From: Greg Fisher
Sent: Wednesday, September 29, 2010 12:19 PM
To: Robin Abcarian, national correspondent, Los Angeles Times
Cc: Deirdre Edgar, readers' representative, Los Angeles Times; Russ Stanton, editor, Los Angeles Times
Subject: RE: credit score, employers, Los Angeles Times, anonymous sources
If those are your sources, you blew it.
The first item you cite does not include the word score. Just to be sure that SHRM was not referring to credit scores, I did something, apparently, unheard of in journalism: I asked them. I know—I know—it's CRAZY, but, I'm experimenting with the practice, you see. If you've never thought of using the principle, just try it! It works! If you get into trouble for spending too much time verifying the facts, blame it on me. Just have your boss contact me. We have a lot to hash out.
The second piece (from eHow) you cite states, ambiguously, "Find out your credit score, and embark on a job search realistically."
So, does that mean that employers use credit scores? Likewise, you could say: "Research little green men from Mars, and explore new worlds in the space program!"
To resolve the ambiguity, we are in luck: eHow is a subsidiary of a company just down the road from you! Together, we can get right down to the bottom of this, but you'll have to do the legwork. I can only spend so much money trying to track down sources. So, what is your policy on anonymous sources?
Regarding the third item, in your frenzy of copy/paste journalism, you left out this from Part 7 of the same Privacy Rights Clearinghouse document: "An employment report provides everything a standard credit report would provide. However it doesn't include your credit score or date of birth."
You quoted that source saying "See Part 7." Didn't you see Part 7? Part 7 is really the relevant part, isn't it? The relevant portion isn't all that other stuff you copied and pasted. Come on. Admit it.
A credit score is not a credit report. A credit report (a consumer report) is a list of debt account payment histories, collections, public records and other items spanning, in some cases, decades. A credit report is a document, and it can be quite extensive—pages and pages. A credit score is just a number.
Since your story, your publication made a correction regarding characters in a fictional television series. I know that it is fictional because it is based on a comic book. Well, OK, the comic book could be based on something real, I suppose, and I don't have any proof that zombies (or little green men) don't exist, but I'm going with fictional. So, your publication ran the zombies correction, but you didn't run a correction about employers and credit scores. Could we argue about zombies, instead? They are, obviously, more important to your company. And, in a world of fantasy, anything can happen, so no sources are needed. If we need a fact that suits our narrative, we just make one up, or use an anonymous crackpot as a source. You seem to have that down pat.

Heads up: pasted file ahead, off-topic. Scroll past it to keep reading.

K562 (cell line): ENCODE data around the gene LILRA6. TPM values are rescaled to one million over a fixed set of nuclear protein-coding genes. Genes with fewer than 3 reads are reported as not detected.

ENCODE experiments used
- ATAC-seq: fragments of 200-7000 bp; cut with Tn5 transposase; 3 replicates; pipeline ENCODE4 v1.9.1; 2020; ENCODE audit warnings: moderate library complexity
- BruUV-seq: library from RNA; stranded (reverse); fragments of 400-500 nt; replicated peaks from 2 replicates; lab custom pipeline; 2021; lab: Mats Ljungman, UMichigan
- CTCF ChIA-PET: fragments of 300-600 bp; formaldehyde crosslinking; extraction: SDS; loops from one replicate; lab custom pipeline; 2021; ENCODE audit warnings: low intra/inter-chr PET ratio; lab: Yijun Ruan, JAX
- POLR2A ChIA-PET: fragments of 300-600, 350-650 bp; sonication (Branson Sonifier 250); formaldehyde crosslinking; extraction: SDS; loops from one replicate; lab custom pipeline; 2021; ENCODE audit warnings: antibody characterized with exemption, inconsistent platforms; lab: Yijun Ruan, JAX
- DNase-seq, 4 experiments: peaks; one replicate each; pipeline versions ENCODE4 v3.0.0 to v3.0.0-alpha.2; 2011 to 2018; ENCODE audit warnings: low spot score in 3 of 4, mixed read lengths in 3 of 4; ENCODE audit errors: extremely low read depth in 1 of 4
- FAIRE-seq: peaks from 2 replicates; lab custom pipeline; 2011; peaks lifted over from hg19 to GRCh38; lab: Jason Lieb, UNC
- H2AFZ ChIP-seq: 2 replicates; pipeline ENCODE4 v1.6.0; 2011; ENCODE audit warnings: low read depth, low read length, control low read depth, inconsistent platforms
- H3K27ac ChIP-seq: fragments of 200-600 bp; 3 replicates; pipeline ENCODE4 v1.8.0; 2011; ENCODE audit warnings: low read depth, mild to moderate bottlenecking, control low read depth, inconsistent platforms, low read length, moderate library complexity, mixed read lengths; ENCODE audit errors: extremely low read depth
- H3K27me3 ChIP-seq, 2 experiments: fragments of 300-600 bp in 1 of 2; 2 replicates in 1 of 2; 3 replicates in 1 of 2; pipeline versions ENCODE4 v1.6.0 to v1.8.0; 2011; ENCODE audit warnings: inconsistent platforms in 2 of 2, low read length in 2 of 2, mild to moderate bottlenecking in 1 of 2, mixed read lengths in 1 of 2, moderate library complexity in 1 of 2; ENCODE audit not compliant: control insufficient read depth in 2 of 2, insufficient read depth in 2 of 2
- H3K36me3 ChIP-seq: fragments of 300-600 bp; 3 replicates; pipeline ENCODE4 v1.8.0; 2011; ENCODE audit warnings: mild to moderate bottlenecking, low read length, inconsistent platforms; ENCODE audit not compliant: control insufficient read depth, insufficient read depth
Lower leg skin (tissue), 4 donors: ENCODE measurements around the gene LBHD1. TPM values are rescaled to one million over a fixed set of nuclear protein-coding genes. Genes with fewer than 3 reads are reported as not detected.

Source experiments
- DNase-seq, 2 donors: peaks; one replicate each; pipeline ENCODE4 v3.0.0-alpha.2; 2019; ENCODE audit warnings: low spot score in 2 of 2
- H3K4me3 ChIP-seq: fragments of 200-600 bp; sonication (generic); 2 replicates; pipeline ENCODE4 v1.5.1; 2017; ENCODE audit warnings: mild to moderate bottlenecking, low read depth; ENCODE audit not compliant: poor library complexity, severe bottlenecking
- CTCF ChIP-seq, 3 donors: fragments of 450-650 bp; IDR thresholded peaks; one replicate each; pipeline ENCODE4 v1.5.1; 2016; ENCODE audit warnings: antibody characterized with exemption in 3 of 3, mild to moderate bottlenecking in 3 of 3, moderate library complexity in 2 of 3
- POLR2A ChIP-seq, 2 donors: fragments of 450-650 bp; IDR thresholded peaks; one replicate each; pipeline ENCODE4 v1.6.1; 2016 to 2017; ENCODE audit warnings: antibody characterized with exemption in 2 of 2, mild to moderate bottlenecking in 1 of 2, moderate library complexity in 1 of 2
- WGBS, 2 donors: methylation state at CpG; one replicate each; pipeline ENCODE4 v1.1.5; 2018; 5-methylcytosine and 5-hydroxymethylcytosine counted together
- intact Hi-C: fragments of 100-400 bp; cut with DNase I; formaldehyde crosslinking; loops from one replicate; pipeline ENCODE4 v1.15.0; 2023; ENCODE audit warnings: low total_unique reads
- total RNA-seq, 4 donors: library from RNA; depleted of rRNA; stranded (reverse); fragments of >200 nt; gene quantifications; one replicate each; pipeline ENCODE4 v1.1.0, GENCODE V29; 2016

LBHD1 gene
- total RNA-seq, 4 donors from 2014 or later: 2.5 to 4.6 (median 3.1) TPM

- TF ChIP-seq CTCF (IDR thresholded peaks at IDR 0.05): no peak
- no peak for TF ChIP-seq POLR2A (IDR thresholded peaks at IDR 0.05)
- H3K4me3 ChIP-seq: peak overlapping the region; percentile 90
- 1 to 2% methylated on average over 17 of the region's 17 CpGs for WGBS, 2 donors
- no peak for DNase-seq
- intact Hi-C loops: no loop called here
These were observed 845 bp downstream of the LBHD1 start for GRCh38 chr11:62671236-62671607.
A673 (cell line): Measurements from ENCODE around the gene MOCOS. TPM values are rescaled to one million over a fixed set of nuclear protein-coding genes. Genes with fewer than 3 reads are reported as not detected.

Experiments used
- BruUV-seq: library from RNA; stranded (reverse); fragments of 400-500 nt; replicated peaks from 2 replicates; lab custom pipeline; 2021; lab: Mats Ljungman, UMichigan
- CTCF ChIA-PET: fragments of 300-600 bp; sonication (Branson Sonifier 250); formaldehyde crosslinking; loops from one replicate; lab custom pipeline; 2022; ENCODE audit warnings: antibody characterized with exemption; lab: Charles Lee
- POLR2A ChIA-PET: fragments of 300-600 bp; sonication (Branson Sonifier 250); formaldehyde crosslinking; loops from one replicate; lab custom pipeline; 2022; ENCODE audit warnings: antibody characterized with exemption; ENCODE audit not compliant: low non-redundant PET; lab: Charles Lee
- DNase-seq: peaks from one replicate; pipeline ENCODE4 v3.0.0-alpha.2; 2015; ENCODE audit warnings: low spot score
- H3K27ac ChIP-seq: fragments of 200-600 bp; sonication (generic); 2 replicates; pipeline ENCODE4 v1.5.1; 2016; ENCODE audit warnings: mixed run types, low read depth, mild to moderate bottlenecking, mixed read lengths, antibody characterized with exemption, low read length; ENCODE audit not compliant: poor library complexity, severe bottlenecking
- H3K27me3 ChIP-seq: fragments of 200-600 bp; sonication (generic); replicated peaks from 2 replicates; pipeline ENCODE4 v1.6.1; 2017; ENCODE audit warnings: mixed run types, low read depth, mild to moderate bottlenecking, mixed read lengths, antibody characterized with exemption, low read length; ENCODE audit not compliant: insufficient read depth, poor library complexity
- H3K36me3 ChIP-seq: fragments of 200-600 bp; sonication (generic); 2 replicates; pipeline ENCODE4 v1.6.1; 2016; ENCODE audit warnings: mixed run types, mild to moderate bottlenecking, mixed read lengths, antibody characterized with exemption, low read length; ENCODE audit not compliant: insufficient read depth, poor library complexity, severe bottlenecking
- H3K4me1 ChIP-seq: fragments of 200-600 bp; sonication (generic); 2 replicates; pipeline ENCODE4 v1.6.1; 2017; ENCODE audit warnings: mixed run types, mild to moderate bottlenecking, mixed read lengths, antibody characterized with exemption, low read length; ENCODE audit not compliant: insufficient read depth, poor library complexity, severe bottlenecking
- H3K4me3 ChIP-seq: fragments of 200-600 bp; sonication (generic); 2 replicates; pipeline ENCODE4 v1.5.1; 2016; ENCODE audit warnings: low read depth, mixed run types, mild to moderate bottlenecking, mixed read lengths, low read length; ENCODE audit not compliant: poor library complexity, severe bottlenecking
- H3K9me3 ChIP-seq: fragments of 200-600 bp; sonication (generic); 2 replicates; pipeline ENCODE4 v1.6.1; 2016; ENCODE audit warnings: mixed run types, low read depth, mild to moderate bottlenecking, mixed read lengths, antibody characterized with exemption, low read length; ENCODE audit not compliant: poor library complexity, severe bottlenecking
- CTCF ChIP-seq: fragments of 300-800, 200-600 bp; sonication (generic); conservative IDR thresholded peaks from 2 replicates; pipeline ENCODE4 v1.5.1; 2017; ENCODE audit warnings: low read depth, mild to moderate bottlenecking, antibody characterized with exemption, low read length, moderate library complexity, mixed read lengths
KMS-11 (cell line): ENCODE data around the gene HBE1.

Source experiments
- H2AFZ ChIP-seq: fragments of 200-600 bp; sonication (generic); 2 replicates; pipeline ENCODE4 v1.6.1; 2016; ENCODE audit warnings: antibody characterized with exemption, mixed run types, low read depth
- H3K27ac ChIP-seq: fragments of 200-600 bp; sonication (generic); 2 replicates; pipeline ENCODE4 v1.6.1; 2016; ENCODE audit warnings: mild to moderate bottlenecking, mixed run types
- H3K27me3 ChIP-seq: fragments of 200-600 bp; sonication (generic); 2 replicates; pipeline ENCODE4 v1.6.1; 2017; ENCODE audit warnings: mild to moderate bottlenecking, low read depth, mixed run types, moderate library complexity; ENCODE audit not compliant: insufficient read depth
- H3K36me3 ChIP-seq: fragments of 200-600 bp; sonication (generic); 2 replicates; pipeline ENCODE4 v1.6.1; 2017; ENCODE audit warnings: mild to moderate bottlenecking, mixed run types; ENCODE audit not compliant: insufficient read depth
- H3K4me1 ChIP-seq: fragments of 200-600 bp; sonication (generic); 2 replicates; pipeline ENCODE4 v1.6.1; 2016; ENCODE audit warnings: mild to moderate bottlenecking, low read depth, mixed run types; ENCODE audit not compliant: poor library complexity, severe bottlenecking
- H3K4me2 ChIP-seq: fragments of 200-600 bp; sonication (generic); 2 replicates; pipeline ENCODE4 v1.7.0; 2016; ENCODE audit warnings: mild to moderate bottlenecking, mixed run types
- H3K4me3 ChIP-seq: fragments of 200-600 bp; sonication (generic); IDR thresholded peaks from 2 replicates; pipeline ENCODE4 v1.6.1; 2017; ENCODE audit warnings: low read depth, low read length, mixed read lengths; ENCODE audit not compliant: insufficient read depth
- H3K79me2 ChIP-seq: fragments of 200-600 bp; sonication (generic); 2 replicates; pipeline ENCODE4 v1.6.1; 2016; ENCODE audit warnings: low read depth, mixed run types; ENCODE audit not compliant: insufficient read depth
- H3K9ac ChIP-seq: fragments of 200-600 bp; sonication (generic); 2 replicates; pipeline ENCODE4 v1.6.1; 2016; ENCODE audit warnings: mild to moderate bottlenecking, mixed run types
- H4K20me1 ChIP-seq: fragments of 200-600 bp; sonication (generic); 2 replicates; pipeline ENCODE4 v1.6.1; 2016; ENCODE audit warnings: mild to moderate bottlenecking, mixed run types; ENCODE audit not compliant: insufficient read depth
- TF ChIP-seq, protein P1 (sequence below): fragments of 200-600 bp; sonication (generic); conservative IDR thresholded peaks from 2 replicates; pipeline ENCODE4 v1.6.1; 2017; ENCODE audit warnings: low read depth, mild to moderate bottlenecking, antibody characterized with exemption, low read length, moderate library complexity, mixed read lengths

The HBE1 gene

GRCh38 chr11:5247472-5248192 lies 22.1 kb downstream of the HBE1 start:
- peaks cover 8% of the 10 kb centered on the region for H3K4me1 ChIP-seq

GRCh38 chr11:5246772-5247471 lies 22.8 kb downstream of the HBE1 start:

So who cares if one reporter carelessly reports that employers use credit scores? It's just one story—whoop-de-do!
Other items on latimes.com:
"Employers commonly check a potential employees credit scores."
"Virtually every bank, mortgage lender and credit card company--plus landlords, employers and even insurance companies--routinely has had access to consumers' scores."
"Utilities, landlords and employers also are increasingly checking credit scores."
A few years with your paper and a few other previously respected publications repeating that and you have something that just won't die, and, indeed, continues to grow. The irresponsible use of your power in tiny doses is awesome. Maybe that slippery slope is how it has always been. Only now, small media can expose big media as it truly is.
For your follow-up story assignment, as you'll be doing with your other source at eHow, put on your shoes and socks and drive over to Experian's office (you have to ask yourself: What in the world is going on in Southern California?) and interview them. The agency claims that it does not provide credit scores for employment purposes. On its credit myths page, Experian says: "Experian's Employment Insight report includes similar information about loans and credit cards that is listed in the credit report. It does not include year of birth, spouse reference, account number or credit score, which are irrelevant to hiring decisions."
The consumer reporting agency, itself, thinks that the overall meaning needed some clarification. Maybe you could try to change the company's position on that overall meaning thing. On the other hand, on a page for ordering a Fake-O credit score, Experian also says, "By checking your credit report and score you will see the same type of information lenders, landlords and employers see."
The Credit Scoring Site
PO Box 342
Dayton, Ohio 45409-0342